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Hernando teachers lacking key credentials

Published:   |   Updated: July 6, 2013 at 02:27 PM

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BROOKSVILLE - Hernando County School District has an average of about five percent less classes taught by "Highly Qualified Teachers" in core academic subjects than the state average, according to School Public Accountability Reports completed for the 2011-12 school year.

The reports show 89.3 percent of Hernando County School District's core high school classes were taught by teachers who had at least a bachelor's degree and Florida teaching certificate with appropriate certification for each core academic area of assignment, notably English, reading, language arts, mathematics, science, foreign languages, civics, government, economics, arts, history, and geography, according to Florida Department of Education.

By comparison, 91.2 percent of courses taught at Pasco County Schools were taught by teachers with the same qualifications, and the state average is 95.1 percent.

"The younger teachers are faced with getting a masters, and staying in the industry, and are asking themselves, 'Can I afford to get my masters?'" said Hernando Classroom Teachers Association President Jo Ann Hartge, adding that re-certification is a regular requirement for teachers. "Is it going to be worth it to them in the long turn? They're looking at it with the student loans they already have."

About 28 percent of Hernando high school staff members have master's degrees, or a ratio of one to every 56 Hernando students; however, a lack in staff qualified to teach college courses on district grounds will result in a projected 2,083 students to be dual-enrolled this year at Pasco-Hernando Community College.

A Senate bill that took effect Monday left Hernando County Schools - and districts statewide - on the hook for tuition costs for high school students dual-enrolled in college courses, which carries a total projected cost of $546,496. Previously, college tuition and fees were absorbed by colleges where school districts, for lack of qualified staff, outsourced their dual-enrollment programs. To teach dual-enrollment courses within the school district would cost little to nothing, according to Marcia Austin of the Division of Teaching and Learning.

"Why do we have to send so many students out for these classes, and not teach them in the high school? We don't have as many qualified teachers with masters degrees to teach those classes, so we need to acknowledge that," Hartge said. "We have to change that, and we can save quite a bit of money."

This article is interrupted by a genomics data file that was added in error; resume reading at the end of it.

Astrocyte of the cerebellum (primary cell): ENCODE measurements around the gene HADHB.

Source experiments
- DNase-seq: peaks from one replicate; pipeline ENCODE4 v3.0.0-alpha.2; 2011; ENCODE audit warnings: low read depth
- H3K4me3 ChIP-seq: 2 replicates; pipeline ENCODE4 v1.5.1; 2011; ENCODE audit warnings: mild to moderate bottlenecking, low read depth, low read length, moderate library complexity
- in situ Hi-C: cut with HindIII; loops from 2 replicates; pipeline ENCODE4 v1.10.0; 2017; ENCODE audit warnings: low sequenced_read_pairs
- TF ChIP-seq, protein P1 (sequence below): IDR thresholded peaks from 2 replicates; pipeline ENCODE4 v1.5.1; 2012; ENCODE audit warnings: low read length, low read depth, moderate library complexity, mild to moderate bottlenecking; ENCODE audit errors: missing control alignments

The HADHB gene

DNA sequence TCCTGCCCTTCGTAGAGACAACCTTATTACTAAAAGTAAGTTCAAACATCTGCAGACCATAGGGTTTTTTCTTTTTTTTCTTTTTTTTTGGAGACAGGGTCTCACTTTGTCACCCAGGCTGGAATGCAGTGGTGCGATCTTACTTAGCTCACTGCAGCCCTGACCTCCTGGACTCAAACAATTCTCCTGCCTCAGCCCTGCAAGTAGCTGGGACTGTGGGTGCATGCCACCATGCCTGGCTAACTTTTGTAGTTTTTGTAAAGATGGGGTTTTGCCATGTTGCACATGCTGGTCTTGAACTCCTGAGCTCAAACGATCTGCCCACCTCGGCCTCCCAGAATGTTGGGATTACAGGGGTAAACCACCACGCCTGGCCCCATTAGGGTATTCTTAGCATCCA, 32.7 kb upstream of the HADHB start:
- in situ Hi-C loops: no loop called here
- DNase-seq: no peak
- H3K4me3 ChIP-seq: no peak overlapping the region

Administrators at PHCC met Monday to review and amend the annual articulation agreement it has with Pasco and Hernando county school districts, which they said might result in certain fees being waived to ease the sting the district is soon to feel.

"I have not seen a draft agreement yet from the college, but . I'm looking for a draft agreement sometime this week for review," said School Superintendent Lori Romano. "Other than that, I have not heard anything about what the agreement will include."

Former Superintendent Bryan Blavatt, as well as PHCC administrators, said the legislation caught many school boards by surprise, and that it was an annual, unfunded mandate districts did not budget for.

Despite Pasco County School District having a student population more than three times that of Hernando County's, both districts will end up paying about the same amount to PHCC for their dual-enrollment programs because Pasco has 234 more teachers with master's degrees than Hernando, and are qualified to teach college-level courses at their high schools at little or no cost, according to Austin.

Beginning teachers in Hernando County make $35,000, but with a master's degree a teacher can earn an additional $2,500, according to Hartge.

"You're talking $2,500 extra that could teach 20 students, or you could send them to PHCC and spend all that money; that doesn't make any sense to me," Hartge said. "(Students) don't have to pay (tuition) back if they drop out, and that money goes to PHCC anyway. Some of these classes are intense, and students may not be ready for them, and they drop out and we're out that money."

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